Global Alliance for Clean Cookstoves, WRC, and UNHCR held a training in Rwanda for 68 humanitarian staff on Safe Access to Fuels and Energy (SAFE) in humanitarian settings. The skills-based workshop trained those working with refugees and internally displaced people (IDPs) in East Africa to better recognize, assess, and respond to energy needs.
The Global Alliance for Clean Cookstoves, Women's Refugee Comission, and UNHCR held the first-ever training on Safe Access to Fuels and Energy (SAFE) in humanitarian settings in June, 2014 in Kigali. This skills-based workshop trained staff working with refugees and internally displaced people (IDPs) in East Africa to better recognize, assess, and respond to energy needs. In total 68 humanitarian staff participated in the training, coming from 15 countries. They represented more than 25 organizations and the governments of Kenya, Ethiopia, and Rwanda. The first several days included training on SAFE program design and planning, energy technology selection, implementation, and M&E. Classroom-based trainings were followed by a joint field mission to Kigeme camp for participants to speak with refugees, view ongoing energy projects, and collectively develop recommendations on how to improve these refugees’ lives. During the field visit, participants found a surprising problem reiterated by refugees: the wood ration was always wet. Refugees used the firewood ration for cooking while it was still damp, which reduced fuel efficiency and increased emissions. The solution recommended by participants was seemingly simple – distribute dry wood instead of wet. While the process was complex and required follow-up advocacy, in November the Rwandan government announced that it would begin purchasing only dry wood for distribution to refugees. This positive policy change is linked in large part to the SAFE training.
Direct beneficiaries were the 68 humanitarian staff from 15 countries that participated in the training. Indirect beneficiaries were the 2.4 million refugees living in East Africa under the care of the organizations that participated in the training.
The training resulted in policy change on camp fuel provision in Rwanda that will directly benefit more than 72,000 refugees in Rwanda by reducing cooking emissions and increasing fuel efficiency. It also built the capacity of 68 humanitarian staff members to recognize, assess, and respond to the energy needs of the 2.4 million refugees living in the East Africa region. A test administered at the end of the training evaluated participants’ levels of knowledge, and showed that they had learned the advantages and disadvantages of different fuel types, technologies, and M&E methodologies. Once participants apply this knowledge to their humanitarian programs, the training is expected to result in improved energy access for refugees and internally displaced people (IDPs) throughout East Africa with benefits for their health, livelihoods, and environment.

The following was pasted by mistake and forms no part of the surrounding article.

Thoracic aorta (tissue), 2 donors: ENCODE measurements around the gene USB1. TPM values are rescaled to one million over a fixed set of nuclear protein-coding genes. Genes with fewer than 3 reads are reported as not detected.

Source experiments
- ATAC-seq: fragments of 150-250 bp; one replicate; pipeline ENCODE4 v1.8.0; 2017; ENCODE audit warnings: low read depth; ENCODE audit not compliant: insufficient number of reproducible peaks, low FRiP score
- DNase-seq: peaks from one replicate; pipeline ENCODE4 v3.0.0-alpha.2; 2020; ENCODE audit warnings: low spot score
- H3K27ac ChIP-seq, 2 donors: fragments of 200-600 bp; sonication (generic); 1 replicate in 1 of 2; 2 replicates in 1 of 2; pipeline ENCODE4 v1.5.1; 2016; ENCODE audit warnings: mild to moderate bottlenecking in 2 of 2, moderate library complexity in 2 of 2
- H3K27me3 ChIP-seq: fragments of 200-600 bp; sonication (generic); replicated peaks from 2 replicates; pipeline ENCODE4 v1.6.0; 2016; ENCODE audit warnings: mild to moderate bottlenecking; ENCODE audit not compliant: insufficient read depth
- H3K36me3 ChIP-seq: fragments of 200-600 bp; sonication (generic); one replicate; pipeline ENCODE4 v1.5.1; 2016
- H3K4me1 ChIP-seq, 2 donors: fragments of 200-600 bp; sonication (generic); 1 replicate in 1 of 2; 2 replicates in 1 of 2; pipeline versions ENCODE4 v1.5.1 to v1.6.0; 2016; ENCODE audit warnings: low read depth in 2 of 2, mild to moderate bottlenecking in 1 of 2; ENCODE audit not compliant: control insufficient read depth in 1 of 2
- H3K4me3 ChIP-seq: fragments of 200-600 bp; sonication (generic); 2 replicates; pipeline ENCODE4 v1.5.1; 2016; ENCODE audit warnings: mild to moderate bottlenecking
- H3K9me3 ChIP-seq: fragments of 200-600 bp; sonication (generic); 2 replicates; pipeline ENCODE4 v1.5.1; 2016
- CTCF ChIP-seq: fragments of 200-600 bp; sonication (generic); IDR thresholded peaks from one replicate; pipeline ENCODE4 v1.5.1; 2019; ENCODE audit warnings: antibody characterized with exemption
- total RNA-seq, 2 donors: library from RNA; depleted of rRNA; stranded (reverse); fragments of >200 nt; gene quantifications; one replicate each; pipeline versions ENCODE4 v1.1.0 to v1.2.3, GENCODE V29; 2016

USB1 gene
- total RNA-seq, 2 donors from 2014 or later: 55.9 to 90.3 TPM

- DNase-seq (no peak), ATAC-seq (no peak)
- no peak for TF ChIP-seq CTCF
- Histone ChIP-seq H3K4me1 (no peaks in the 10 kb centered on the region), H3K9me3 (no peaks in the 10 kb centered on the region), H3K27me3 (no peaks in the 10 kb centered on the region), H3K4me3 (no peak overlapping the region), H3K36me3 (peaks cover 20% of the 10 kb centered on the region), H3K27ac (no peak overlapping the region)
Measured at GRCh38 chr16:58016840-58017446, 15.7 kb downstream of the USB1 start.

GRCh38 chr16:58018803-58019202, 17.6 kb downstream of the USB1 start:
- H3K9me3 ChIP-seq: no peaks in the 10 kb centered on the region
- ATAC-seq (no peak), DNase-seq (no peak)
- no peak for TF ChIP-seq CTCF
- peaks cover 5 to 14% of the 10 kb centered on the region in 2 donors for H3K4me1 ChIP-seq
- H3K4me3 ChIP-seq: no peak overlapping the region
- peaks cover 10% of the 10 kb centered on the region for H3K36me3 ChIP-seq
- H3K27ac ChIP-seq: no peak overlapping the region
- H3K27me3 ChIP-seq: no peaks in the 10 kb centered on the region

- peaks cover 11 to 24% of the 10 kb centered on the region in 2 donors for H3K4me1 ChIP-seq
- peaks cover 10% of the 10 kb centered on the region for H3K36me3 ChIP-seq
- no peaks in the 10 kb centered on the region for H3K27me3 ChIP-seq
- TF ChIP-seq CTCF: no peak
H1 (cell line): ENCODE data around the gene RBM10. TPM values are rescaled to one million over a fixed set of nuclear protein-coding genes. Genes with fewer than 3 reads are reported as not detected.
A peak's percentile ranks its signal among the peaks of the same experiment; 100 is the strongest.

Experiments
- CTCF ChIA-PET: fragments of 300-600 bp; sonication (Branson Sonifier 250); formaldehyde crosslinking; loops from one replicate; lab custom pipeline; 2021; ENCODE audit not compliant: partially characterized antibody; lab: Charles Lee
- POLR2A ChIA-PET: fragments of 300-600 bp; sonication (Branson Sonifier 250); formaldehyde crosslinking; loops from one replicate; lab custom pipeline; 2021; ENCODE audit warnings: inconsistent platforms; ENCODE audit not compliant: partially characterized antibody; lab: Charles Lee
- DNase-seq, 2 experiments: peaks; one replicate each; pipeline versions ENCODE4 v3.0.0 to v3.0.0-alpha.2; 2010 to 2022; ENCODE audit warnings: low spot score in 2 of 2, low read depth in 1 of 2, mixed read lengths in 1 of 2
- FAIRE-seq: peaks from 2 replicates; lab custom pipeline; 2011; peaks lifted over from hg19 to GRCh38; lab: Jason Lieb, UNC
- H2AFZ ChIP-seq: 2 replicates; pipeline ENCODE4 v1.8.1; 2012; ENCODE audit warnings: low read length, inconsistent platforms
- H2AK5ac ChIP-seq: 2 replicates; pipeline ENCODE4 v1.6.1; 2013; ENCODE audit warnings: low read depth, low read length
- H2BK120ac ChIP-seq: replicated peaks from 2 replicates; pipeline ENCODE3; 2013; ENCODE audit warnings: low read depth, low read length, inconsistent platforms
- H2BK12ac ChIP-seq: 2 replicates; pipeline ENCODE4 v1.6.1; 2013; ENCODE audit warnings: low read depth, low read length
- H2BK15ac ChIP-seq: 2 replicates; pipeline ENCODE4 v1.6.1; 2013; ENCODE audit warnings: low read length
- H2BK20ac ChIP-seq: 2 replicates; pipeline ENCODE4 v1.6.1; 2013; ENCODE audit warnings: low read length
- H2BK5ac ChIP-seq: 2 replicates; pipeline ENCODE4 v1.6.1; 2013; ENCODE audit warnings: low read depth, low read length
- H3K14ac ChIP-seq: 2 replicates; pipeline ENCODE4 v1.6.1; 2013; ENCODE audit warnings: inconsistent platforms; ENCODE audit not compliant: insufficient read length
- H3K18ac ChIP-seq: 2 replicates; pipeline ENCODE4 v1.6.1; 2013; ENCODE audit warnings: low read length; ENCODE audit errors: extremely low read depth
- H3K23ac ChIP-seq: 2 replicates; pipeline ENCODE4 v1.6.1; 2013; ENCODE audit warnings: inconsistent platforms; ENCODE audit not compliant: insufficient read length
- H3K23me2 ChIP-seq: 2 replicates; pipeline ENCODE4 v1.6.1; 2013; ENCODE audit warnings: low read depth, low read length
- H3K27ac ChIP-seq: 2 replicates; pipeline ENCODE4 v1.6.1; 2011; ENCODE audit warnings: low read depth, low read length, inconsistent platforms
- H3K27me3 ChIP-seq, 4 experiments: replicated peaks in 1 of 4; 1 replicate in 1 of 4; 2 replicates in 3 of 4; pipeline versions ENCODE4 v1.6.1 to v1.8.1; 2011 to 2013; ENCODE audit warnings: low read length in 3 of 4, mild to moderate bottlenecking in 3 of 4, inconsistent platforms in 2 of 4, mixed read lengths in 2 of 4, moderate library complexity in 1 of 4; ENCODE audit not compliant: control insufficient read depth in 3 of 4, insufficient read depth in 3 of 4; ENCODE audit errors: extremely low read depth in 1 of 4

The SAFE training materials been made available on the SAFE website for others to use and reference, and will be expanded in 2015 into a formal curriculum that will be used to train SAFE experts. Policy changes in Rwanda that occurred as a result of the training will have long-term impacts on quality of life and health for refugees, as the provision of dry wood instead of wet will reduce emissions and increase fuel efficiency.
A major takeaway from the SAFE workshop was the importance of incorporating exercises that allow for practical application of knowledge into trainings. The field visit to Kigeme camp proved the perfect opportunity for participants to apply their newly learned knowledge, and ended up resulting in unexpected policy change that will directly benefit more than 72,000 refugees living in Rwanda.
The SAFE training represented the gains that can be made through partnership and collaboration. UNHCR, the Alliance, and WRC agreed to jointly host the training as part of their work on the SAFE Steering Committee, an interagency consortium that works on energy access issues in humanitarian assistance. These three organizations brought strengths and inputs to the training that would not have existed without meaningful collaboration. For example, the Alliance contributed its DFID funding to provide lodging, transportation, and conference facilities for participants, and paid for WRC to help develop the curriculum. UNHCR provided access to the refugee camps for the field visit, and was able to leverage the training to conduct their own national SAFE strategy planning workshops immediately afterwards. WFP, another member of the SAFE Steering Committee, also leveraged the training to discuss and plan its SAFE energy interventions for 2015.
Global Alliance for Clean Cookstoves (NGOs)